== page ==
Going full throttle, forward-thinking cattle breeder Heath Allen is having the time of his life running a total 800 cows and calves, doing embryo transfer and artificial insemination and preparing for his spring bull sale.
Allen, who ranches with his dad Bob Allen at their Flat Iron Angus Ranch near Haddam in north central Kansas is also glad that his two sons are poised to join the business. Son Tristan is a senior in high school and Traven and his twin sister Triniti are freshmen.
Allen conducts AI, focuses on carcass traits and how they’ll grid, and is also on track with embryo transfer calves out of top-named bulls.
Flat Iron Angus was established in 1997 but they have been raising purebred Angus since 1995. Allen’s wife Stacey and their daughter help work cattle. The family runs 350-400 momma cows, and as many calves. There are 250 are in the spring calving herd, and the remainder calve in the fall calving herd.
“It’s economically cheaper to run a spring herd, although it’s more labor-intensive, especially with a purebred herd,” Allen said.
Flat Iron hosts its annual bull sale on the second Wednesday in March at the ranch. A majority of their customers have spring herds so they like to purchase yearling bulls. That fits having a spring calving herd for the Allens.
The special part of Heath Allen’s family cattle operation, is that their cow herd has been a closed cow herd since 1995. They bought 50 head of registered Angus cows and have kept all their own replacements ever since.
“We were looking for maternal traits to produce good mommas. Now, that our herd is at the size we want, we’re going for carcass traits,” Allen said.
They finish out the steer mates, and all those calves grade at 100% choice or higher, Allen said. The value added is huge, he added. Their goal is to produce cattle that will pay back on the grid.
Any sire he picks, whether A.I. or natural, Allen considers its carcass. Robust animals can bring a $100 premium at the sale barn. For Allen, it’s getting as much money out of his crop as possible.
Flat Iron Angus sells the top 10-15% of its bull calf crop.
“You’re getting the best calves out of our herd that we sell in our March production sale,” Allen said.
Flat Iron has started doing some embryo work, and will have some embryo transfer calves in March 2024 out of some top-notch bulls and cows. Embryo transfer allows producers to get calves out of a higher quality sire and dam and improve their genetics faster and cheaper than owning a half-million-dollar bull.
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“That’s the purpose of embryo transfer and AI … to get those expensive genetics,” Allen said
For every purchase that Allen makes, he works toward his goals.
“I’m going down the right path, but there’s always room for improvement and things change fast,” he said.
In three years, for example, sires used for AI are typically passed up with better EPD profiles (expected progeny difference) from the newer generations of bulls. The rule of thumb is a yearling bull can breed 12-15 cows, a 2-year-old bull can breed 24 cows, and a 3-year-old can breed 30-40 cows. Cows reach their prime at 7 years, and bulls reach theirs at 6. After that, bulls can’t typically cover as many cows.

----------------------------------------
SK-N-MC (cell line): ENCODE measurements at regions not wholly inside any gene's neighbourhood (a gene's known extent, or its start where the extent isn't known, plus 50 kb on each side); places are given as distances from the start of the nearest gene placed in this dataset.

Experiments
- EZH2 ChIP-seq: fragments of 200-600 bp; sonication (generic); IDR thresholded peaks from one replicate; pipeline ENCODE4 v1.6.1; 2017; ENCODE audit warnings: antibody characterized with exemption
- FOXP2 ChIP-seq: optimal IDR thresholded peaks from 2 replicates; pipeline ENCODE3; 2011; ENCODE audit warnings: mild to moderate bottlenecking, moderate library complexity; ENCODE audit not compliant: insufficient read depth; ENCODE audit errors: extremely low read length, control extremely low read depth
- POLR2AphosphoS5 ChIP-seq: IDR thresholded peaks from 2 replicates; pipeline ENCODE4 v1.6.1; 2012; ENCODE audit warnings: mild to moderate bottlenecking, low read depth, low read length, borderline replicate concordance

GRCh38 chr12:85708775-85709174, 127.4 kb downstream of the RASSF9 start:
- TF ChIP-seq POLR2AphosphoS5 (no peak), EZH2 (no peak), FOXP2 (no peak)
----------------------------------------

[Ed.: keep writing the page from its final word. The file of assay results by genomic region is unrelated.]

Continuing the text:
He keeps 40 replacement heifers every year with improved pedigrees and EPD profiles to better his herd, as he goes along.
This coming March will be the Allen’s eighth annual bull sale. A lot of work goes into preparing. The Allens hired a sale manager to keep everything in line.
The genetic background of Allen’s bulls include a Deer Valley Growth Fund bull, from which they have quite a few bulls out of for the 2023 sale. Their other Angus sired bulls are E & B Plus One, and Wilks Regiment. Simmental sires will be TJ Main Event and Hanels’ Big Timber. In 2024, that list will include LAR Main in Black, BAR Dynamic, Sitz Resilient and EXAR Stock Fund.
The Allens raise most of their feed themselves and do some custom work where they help others bale hay and receive some hay in return. They also grow corn and rye grass, but hire out that work.
Flat Iron Angus’s name comes from the flat iron steak.
Learning the cattle breeding business began with wisdom from Allen’s dad.
“It was dad and me together learning the cattle world and doing the bull sale. Now that we’ve been at it seven years, after growing pains through the bull sale, it’s all starting to show rewards,” Allen said.
They have been selling 100% of their bulls, which is a good feeling, Allen said.
His favorite part of it all is calving season, which runs January through May 1 at Flat Iron Angus. It’s a lot of work, but it’s a reward when you get to see what all your hard work has brought you, he said.
In January, he calves heifers, and the cows start calving in February. Almost all their spring herd gets AI-bred starting April 15 through May 15. Then they’re put out to pasture with clean-up bulls until the end of July.
As far as the easiest time of year, that’s when cows are out to grass.
“When I come to work, I don’t come to work for myself,” Allen said. “I come for my kids, if they want to come back and farm.”
Reporter Amy Hadachek is a two-time Emmy Award winning meteorologist and a storm chaser who earned her NWA and AMS Broadcast Meteorology Seals of Approval. She and her husband live on a diversified farm in Kansas. Reach her at email@example.com.